They Came From Nothing. Now They're Something Else.
Tuesday, August 7, 2007
Jim Leavitt still recalls the night he sat in his car like a protective parent until the wee hours of the morning, watching over -- of all things -- the new fence that surrounded his practice field. The South Florida coach could not bring himself to leave until he was certain the cement adequately dried on the posts that kept the fence upright.
"He is crazy," Paul Griffin, the former South Florida athletic director who hired Leavitt, said with affection. "But it was his field."
The decade-old memory is a symbolic one for Leavitt, who has constructed the Bulls program from the ground up since its inception 11 years ago. While his daily tasks differ now, Leavitt still operates with the same incessant gusto that he displayed during the program's infancy in the Division I-AA ranks.
That commitment has helped South Florida quickly rise through college football's hierarchy to become a legitimate BCS contender this season and a trendy national dark horse. Entering their third season in the Big East, the Bulls already can claim victories over conference heavyweights Louisville in 2005 and West Virginia last year, and are now entertaining loftier aspirations.
"We haven't reached our goal of winning the Big East the first two years," Leavitt said, "so we have failed."
From South Florida's first practice in 1996, a season in which the Bulls did not play games, Leavitt retained the belief his team could one day join Miami, Florida and Florida State as in-state programs that are perennial national forces. Leavitt, who grew up in St. Petersburg, relished the opportunity to build a program from scratch and felt the talent hotbed of Florida provided the ideal location. He was hired at South Florida in December 1995 after he had helped Coach Bill Snyder infuse life into Kansas State's program, a turnaround known as the "Miracle in Manhattan." That first season, Leavitt earned $75,000 at South Florida, some $20,000 less than what he received as Kansas State's defensive coordinator. The salary pool for all his assistants was $90,000, but he had more pressing issues.
"We didn't have any phones," Leavitt said of the conditions when he arrived. "We didn't have a strength coach, but we didn't need one because we didn't have a weight room. We didn't have anybody to film practice, but we didn't need someone because we didn't have any video equipment. We didn't have any goal posts, but we didn't have any practice fields."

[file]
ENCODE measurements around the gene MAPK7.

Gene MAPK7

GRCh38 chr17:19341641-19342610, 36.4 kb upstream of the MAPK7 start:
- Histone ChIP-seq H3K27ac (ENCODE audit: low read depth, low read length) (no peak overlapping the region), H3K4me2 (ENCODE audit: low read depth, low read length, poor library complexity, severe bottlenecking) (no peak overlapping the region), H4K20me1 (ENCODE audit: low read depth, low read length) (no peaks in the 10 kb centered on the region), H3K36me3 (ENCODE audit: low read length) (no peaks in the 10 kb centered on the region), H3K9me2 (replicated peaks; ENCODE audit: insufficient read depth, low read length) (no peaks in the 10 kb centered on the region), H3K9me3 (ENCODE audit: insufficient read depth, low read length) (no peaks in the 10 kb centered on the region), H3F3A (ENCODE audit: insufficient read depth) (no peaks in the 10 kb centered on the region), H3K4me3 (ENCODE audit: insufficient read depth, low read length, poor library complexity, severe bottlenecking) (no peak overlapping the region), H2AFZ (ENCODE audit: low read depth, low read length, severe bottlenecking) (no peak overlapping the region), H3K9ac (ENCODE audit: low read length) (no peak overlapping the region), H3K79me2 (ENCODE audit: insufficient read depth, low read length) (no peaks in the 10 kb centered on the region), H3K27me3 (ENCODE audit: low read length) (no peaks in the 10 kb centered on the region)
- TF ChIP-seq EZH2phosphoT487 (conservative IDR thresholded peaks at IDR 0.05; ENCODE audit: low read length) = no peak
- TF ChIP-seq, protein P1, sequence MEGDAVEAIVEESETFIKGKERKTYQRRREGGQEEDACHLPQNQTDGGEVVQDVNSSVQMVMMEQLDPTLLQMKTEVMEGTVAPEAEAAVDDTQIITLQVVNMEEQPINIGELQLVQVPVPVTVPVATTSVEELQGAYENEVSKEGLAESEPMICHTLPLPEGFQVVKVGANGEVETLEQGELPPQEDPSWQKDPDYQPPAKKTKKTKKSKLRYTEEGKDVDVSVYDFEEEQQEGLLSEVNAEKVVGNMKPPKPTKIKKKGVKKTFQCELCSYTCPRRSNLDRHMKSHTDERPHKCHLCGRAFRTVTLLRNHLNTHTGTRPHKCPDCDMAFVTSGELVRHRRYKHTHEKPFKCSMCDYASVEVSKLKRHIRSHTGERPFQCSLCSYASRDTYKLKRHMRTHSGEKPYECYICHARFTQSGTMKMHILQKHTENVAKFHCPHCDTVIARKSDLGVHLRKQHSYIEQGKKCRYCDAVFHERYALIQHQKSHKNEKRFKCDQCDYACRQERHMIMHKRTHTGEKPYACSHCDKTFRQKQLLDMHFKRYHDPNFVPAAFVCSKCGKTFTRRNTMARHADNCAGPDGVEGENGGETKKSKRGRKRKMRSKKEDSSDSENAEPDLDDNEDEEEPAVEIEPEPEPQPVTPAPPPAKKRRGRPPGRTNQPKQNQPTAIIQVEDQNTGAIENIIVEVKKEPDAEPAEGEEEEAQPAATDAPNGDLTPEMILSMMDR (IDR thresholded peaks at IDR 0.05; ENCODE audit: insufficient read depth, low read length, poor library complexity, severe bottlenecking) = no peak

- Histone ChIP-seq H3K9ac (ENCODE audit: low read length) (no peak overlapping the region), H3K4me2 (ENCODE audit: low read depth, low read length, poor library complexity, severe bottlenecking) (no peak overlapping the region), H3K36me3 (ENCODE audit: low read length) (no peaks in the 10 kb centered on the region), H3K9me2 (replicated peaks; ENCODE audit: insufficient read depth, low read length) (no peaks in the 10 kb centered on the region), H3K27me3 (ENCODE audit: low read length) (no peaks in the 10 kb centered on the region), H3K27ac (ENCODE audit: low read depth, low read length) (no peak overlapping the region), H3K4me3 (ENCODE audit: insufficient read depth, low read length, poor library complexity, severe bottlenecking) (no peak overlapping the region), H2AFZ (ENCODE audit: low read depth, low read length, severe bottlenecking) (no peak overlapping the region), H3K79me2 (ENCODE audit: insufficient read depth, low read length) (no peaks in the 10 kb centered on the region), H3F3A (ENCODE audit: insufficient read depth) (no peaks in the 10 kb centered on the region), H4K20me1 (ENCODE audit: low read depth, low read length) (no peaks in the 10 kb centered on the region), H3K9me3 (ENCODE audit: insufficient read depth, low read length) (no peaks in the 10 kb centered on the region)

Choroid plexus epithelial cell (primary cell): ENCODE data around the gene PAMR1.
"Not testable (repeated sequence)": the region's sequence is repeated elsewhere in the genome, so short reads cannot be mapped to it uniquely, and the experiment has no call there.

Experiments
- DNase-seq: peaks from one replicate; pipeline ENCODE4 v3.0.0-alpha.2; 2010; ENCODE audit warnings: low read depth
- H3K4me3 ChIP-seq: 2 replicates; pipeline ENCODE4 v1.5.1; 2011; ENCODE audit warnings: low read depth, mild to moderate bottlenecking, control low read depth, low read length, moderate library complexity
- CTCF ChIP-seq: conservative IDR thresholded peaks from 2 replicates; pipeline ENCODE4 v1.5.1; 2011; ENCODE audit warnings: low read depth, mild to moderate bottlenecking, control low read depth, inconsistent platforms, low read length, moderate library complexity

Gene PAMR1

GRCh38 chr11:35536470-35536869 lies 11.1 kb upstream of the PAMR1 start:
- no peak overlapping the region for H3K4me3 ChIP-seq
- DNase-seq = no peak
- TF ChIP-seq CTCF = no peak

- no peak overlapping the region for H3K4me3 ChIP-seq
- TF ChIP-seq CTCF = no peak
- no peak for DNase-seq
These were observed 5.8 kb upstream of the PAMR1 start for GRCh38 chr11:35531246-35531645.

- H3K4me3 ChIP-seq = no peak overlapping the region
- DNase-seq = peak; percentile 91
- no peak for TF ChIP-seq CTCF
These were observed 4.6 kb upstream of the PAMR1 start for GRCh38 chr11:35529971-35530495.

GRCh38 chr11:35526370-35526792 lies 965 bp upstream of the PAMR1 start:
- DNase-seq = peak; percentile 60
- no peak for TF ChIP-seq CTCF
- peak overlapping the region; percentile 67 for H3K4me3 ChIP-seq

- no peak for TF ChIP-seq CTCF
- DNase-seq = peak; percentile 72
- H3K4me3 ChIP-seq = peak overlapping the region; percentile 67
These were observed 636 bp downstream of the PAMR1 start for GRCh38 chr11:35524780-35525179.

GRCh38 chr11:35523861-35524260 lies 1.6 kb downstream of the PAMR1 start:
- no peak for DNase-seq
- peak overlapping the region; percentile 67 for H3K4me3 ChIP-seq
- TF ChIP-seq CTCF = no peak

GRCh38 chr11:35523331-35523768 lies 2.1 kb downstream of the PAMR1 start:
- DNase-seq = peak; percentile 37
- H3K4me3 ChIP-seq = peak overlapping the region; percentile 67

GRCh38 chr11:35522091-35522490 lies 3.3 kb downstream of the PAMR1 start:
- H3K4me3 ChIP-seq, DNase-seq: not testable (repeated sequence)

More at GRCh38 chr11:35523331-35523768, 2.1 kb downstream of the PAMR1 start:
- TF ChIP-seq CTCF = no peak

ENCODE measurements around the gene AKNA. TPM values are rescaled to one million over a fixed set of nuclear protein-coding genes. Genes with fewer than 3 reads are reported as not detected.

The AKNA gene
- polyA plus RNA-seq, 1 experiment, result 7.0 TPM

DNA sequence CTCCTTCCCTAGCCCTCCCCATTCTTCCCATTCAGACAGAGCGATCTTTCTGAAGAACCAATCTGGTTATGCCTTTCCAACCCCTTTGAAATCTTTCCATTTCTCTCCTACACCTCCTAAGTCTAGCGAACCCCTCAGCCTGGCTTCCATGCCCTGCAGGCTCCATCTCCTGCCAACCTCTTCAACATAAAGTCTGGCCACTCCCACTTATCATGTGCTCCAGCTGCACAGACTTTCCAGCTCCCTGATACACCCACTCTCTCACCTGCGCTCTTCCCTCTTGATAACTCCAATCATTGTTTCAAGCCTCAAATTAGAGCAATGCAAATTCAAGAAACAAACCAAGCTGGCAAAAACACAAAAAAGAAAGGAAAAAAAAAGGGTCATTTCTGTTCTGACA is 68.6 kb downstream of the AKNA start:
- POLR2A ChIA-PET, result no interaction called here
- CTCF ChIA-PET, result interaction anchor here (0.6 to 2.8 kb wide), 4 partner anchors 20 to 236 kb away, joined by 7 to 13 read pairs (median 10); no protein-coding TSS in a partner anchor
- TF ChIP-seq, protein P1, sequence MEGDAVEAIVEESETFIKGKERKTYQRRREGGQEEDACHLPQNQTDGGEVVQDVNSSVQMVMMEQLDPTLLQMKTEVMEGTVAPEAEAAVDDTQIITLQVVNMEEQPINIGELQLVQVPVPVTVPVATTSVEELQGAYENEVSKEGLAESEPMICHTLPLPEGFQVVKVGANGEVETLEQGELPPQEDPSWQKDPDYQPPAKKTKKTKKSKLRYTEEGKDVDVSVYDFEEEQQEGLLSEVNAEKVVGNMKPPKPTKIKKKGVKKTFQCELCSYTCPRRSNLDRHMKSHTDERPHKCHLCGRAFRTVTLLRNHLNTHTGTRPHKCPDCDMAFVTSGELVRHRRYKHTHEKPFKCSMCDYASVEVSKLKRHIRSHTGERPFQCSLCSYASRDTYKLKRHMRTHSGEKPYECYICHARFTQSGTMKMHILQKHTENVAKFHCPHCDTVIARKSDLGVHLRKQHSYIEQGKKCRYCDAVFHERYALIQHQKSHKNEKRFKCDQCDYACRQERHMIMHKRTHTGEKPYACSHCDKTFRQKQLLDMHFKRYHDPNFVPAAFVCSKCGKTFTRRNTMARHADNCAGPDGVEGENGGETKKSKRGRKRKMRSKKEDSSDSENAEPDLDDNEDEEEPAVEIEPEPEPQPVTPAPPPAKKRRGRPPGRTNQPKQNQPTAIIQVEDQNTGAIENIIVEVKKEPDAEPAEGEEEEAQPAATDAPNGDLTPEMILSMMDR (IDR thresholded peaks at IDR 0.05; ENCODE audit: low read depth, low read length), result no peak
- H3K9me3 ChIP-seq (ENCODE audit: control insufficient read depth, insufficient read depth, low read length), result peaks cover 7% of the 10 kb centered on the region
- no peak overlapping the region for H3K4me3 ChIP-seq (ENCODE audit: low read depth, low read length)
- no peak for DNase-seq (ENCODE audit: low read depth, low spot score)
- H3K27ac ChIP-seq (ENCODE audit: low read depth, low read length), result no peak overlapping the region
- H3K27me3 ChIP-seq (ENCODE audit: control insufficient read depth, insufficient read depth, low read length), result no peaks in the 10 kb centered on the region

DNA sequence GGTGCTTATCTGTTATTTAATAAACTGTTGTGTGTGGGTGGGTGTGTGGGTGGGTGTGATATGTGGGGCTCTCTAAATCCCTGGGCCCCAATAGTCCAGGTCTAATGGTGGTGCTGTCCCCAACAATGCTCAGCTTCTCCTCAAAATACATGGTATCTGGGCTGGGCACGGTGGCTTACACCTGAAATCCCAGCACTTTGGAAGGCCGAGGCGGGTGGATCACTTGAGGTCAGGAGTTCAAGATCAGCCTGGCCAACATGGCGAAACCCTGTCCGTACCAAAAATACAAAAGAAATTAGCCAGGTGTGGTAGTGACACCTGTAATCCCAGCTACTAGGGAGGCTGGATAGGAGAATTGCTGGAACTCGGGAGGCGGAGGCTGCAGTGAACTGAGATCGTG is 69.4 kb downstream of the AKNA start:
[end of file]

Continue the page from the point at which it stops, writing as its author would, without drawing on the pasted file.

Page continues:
Until a $15 million on-campus athletic facility opened in spring 2004, the staff used trailers as offices. Early on, one restroom had a hole in the floor so large the ground was visible. Coaches rented a 20-inch television from Panasonic to watch film.
There was no shortage of logistical obstacles. The practice field did not have lights, so when the sun set, Leavitt summoned his assistants, the four with cars, to pull vehicles near one end zone and flip on high beams.
Before the first game, an 80-3 victory over Kentucky Wesleyan, South Florida officials realized they didn't have the one thing needed to kick off: a tee. A motorcycle-riding police officer franticly rushed a team manager to Sports Authority.
Those who experienced the program's birth, and subsequent growing pains, say the staff never got discouraged largely because there was no time to fret. Leavitt's unrelenting energy and optimism fueled their work ethic despite obstacles more established programs never encountered. As success came, the experiences became local lore.
"That's a badge of honor," said Jamie DeGerome, the team's video coordinator who has been with Leavitt since the program's start. "That shared work experience cements that bond. I relish that."
Griffin, who now works at Georgia Tech, has since done consultant work for schools seeking advice on how best to start a competitive college football program. And Leavitt had been linked to openings at Alabama and Kansas State in recent years, but Griffin said he could see Leavitt remaining at South Florida much like the venerable LaVell Edwards, who won 258 games between 1972 and 2000, stayed at Brigham Young.
"He may not stay for the rest of his life," Griffin said, "but I wouldn't be surprised if he did."
Last year, the Bulls earned their first bowl victory, a 24-7 win over East Carolina in the PapaJohns.com Bowl, and finished with a better record than Miami and Florida State. This year, quarterback Matt Grothe, the Big East's rookie of the year, returns along with a fast, athletic defense.
"From the beginning, I never thought we couldn't one day be a Miami, Florida or a Florida State," Leavitt said. "Do I think we have reached where we can be? No. All we have done in 11 years is laid some cement for the house to be built. But the cement is strong."